The doctrine of the English admiralty, on the subject of provisions being considered contraband, was laid down very fully and clearly, in the case of the Jonge Margaretha. It was there observed, that the catalogue of contraband had varied very much, and, sometimes, in such a manner as to make it difficult to assign the reasons of the variations, owing to particular circumstances, the history of which had not accompanied the history of the decisions. In 1673, certain articles of provision, as corn, wine, and oil, were deemed contraband, according to the judgment of a person of great knowledge and experience in the practice of the admiralty; and, in much later times, many other sorts of provisions have been condemned as contraband. In 1747 and 1748, butter, and salted fish, and rice, were condemned as contraband; and those cases show that articles of human food have been considered as contraband, when it was probable they were intended for naval or military use. The modern established rule is, that provisions are not generally contraband, but may become so, under circumstances arising out of the particular situation of the war, or the condition of the parties engaged in it. Among the circumstances which tend to preserve provisions from being liable to be treated as contraband, one is, that they are of the growth of the country Another circumstance to which which produces them. some indulgence is shown by the practice of nations, is when the articles are in their native and unmanufactured state. Thus, iron is treated with indulgence, though anchors and other instruments fabricated out of it, are directly contraband. Hemp is more favourably considered than cordage;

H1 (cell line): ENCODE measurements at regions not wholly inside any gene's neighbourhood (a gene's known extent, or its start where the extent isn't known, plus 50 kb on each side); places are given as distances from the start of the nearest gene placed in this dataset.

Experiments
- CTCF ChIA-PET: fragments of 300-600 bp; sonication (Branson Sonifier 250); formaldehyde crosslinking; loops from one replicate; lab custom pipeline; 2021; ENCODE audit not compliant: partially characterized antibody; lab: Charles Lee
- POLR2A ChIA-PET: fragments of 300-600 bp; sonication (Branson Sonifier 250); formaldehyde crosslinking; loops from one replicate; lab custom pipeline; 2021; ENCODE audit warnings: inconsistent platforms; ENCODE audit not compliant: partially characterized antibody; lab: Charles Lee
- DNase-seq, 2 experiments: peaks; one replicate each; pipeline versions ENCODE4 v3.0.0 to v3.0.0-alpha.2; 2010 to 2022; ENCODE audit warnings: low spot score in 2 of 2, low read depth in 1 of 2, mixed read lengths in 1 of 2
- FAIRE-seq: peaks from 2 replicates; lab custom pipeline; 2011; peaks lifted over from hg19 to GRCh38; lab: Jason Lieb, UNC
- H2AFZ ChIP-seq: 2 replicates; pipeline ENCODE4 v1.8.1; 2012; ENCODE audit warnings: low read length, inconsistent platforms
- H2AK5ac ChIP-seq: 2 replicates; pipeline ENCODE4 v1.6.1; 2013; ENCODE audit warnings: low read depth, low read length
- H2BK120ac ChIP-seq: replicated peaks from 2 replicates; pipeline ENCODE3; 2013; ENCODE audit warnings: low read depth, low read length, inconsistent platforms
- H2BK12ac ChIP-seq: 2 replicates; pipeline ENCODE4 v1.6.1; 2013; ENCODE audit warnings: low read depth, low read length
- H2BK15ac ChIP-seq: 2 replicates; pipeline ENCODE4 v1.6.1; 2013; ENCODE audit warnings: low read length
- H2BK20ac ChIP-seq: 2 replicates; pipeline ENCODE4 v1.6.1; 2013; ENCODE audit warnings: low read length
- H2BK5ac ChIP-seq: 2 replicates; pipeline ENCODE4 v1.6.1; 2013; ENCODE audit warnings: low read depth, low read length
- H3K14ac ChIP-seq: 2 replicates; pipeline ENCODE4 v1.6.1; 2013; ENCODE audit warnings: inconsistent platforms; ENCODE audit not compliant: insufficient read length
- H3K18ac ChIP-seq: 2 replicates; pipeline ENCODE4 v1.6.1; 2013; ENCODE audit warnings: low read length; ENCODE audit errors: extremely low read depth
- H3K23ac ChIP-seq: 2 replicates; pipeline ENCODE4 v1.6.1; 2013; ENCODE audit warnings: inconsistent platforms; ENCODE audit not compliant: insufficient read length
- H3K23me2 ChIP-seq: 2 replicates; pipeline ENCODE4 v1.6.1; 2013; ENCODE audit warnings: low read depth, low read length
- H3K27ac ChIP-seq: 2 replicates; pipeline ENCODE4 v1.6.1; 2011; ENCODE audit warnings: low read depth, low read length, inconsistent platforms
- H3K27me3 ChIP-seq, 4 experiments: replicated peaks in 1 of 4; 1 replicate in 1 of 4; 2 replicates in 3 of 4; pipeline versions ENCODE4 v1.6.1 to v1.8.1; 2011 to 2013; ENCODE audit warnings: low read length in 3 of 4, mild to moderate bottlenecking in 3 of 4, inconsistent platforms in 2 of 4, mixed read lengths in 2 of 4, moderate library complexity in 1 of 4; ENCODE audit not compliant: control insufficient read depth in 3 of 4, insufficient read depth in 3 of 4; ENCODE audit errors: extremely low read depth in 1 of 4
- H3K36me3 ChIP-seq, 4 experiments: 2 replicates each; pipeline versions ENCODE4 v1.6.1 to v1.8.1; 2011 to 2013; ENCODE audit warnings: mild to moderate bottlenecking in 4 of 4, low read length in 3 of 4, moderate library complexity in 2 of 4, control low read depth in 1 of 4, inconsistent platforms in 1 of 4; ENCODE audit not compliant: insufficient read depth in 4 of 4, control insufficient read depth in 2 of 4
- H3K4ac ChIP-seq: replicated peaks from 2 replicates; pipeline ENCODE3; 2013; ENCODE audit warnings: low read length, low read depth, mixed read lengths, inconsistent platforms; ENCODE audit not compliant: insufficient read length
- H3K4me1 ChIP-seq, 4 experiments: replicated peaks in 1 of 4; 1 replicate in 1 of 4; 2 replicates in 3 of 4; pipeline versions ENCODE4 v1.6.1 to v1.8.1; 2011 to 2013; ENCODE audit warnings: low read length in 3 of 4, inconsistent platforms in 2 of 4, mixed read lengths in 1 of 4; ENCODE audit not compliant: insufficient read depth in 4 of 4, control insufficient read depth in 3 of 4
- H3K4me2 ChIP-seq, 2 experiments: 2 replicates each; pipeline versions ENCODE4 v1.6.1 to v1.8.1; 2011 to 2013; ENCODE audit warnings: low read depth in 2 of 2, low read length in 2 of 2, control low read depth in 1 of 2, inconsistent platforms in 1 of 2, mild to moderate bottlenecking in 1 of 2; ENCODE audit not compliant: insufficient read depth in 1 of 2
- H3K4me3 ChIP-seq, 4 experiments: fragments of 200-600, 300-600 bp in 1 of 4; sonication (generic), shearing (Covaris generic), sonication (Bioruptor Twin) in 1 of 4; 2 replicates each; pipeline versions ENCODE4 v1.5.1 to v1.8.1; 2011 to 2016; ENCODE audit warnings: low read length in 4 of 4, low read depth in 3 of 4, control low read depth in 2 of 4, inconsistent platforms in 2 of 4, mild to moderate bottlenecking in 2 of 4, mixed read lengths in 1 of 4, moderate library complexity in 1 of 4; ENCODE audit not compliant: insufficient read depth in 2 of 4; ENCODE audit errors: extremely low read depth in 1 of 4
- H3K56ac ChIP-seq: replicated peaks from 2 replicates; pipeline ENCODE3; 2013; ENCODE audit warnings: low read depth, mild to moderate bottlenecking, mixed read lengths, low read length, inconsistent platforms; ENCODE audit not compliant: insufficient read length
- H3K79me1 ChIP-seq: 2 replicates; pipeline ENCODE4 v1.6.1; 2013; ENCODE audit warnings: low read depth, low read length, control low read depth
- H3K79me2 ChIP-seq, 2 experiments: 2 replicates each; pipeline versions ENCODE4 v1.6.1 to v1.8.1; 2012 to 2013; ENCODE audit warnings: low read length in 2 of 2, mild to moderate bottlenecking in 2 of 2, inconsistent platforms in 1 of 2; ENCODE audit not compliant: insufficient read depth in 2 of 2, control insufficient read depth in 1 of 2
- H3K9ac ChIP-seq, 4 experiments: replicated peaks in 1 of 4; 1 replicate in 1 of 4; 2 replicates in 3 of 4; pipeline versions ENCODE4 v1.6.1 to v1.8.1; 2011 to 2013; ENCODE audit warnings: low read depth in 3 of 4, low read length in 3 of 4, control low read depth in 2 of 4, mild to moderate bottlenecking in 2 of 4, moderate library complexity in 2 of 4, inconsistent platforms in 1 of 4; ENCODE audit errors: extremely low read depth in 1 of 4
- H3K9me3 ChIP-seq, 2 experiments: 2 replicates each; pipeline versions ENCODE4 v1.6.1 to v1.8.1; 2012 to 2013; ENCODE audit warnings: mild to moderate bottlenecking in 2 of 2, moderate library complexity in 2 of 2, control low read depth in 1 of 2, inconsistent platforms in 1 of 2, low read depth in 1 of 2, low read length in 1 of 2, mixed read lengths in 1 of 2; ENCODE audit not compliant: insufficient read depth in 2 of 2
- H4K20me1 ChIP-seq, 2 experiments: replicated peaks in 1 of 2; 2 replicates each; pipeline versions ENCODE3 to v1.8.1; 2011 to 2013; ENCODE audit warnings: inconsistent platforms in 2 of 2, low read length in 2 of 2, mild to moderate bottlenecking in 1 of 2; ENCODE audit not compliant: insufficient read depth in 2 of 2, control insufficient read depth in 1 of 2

a Mr. Pickering's Letter to Mr. Monroe, September 12th, 1795. His Letter to Mr. Pinckney, January 16th, 1797. Instructions from the Secretary of State to the American Ministers to France, July 15th, 1797. b 1 Rob. 159. edit. Phil.